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My Move to Canada: 1 Week In

I've already been officially living in Vancouver for a week! So I thought I would take a moment to sit down and reflect on the rollercoaster ride that has been the last few weeks of preparing for my move across the world.

It feels like I have been here for a lot longer than a week and honestly like a lifetime since I said goodbye to all my beautiful yoga students and finally left the UK for Canada. The process of leaving was so much harder and more emotionally complex than I was prepared for. For weeks, people had been telling me that I was brave to be leaving my life, my family, my friends; to be parting with most of my physical possessions, my car, my clothes, my home, my work; to be transforming my whole life as I knew it purely based off an intuitive feeling (an impulse, really) that life could be more beautiful somewhere else.

In all honesty, I thought those people were being over-dramatic and that they were simply projecting their feelings of fear at the thought of up-rooting their own lives onto me. I thought I was fine and the process would be fairly easy, because I've lived abroad before, and I knew that what I was doing was right for me. What I had underestimated was how gut-wrenchingly difficult and painful it would be to say goodbye to my loved ones without knowing when I would be seeing them again. I also had no idea how hard it would be to part with things and clothes attached to the life I knew and the version of myself I had grown accustomed to being. And I consider myself a fairly non-materialistic person!

My final week in the UK was extremely stressful, emotionally distressing and physically draining. I was not as prepared as I thought, and I hadn't given myself enough time to fully prepare for the amount of possessions I had to sort through. On the day I left Suffolk, it took a 2 hour long 'packing school' with my wonderfully patient mum and brother to successfully whittle down the few things I had left into pure essentials that could fit into the two small bags I was bringing with me. I cried, and I had to let go of things that I didn't want to.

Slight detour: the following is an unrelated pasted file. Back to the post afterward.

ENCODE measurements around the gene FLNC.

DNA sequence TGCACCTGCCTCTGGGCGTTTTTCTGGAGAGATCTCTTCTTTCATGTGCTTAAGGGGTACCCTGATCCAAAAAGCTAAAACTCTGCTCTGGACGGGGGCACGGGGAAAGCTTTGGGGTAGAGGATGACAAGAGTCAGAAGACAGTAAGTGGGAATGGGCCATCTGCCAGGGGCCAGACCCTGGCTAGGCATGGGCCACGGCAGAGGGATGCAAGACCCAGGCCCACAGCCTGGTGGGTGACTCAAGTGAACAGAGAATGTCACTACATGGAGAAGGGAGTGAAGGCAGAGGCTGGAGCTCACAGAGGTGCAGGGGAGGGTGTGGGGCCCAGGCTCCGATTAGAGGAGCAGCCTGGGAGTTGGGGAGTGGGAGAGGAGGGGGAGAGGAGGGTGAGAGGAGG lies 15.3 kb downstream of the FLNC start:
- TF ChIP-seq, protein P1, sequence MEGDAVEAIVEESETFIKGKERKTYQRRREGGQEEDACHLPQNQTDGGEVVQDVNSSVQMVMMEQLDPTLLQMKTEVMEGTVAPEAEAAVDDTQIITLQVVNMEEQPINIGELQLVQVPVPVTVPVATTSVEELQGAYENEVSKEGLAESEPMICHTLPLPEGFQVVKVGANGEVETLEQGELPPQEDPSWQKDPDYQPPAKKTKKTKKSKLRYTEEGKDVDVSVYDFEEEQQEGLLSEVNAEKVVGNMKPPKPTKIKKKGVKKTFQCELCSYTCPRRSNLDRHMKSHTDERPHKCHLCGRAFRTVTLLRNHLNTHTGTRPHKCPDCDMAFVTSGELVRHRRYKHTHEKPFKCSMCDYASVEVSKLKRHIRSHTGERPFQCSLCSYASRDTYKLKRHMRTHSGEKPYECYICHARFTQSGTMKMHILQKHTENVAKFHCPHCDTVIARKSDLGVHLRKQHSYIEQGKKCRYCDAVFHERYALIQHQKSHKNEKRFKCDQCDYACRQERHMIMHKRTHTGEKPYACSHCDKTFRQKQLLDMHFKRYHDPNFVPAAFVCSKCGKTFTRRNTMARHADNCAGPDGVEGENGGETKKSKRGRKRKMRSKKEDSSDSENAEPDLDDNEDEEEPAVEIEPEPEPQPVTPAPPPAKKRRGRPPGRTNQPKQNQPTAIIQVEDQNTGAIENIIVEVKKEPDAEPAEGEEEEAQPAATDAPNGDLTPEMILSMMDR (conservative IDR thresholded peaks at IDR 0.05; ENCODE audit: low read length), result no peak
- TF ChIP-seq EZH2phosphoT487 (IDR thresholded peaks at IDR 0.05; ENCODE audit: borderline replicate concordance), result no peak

Now I know why people were telling me that I was brave! When you make scary life decisions, there will be a moment right before it happens where everything feels impossible, the world gets heavy and dark, and you have to watch all the anchors that you've built around yourself to stabilise and ground your life get destroyed. It's terrifying and it takes courage and strength to push forwards and ignore the urge to turn back.

Thankfully, I know from previous experiences that just because something hurts, it doesn't necessarily mean it isn't the right thing to do.

So I pushed through the hard bits, cried many tears and got on the plane anyway.

The good news is that, one week later, I am feeling nothing but gratitude for my decision to forge ahead and dive headfirst into this adventure. Vancouver is a beautiful, diverse and interesting city. In the past week, I have hiked through Stanley Park, seen seals playing in the water of the harbour and watched a golden eagle flying above the buildings. I have scaled the heights of Capilano Suspension bridge, I've made new friends, I've gazed upon snow-kissed mountains and I have enjoyed the total freedom of having no commitments, no plans, few possessions and the ability to say yes to any opportunities that come my way.

I was speaking to a friend a few days ago and I stopped myself from saying that I felt so lucky to be here. Instead I said, "I would say lucky me, but I worked really hard for this. So yay for me! It was worth it."

And I think that's the message I'll leave you with, for now. Rarely do the sacrifices not pay off, if you have made them for the right reasons. It might feel horrible right now, but somewhere down the line you will look back and think 'that pain was worth it'.

Much love from across the Atlantic,


P.S. I just want to pop a little appreciation here in particular for my incredible family, who always support me no matter what and have been the strength I have needed when I've had nothing left to give. I couldn't have done any of this without their love and encouragement. And huge thanks too to my wonderful friends, my colleagues, my students and all the incredible people who made me feel so loved. It was really quite a wonderful feeling to know that I am loved and held so tightly, and I know that the goodness and breadth of the community around me made the decision to leave so much easier. I am eternally grateful for the incredible people I am blessed to have in my life. X

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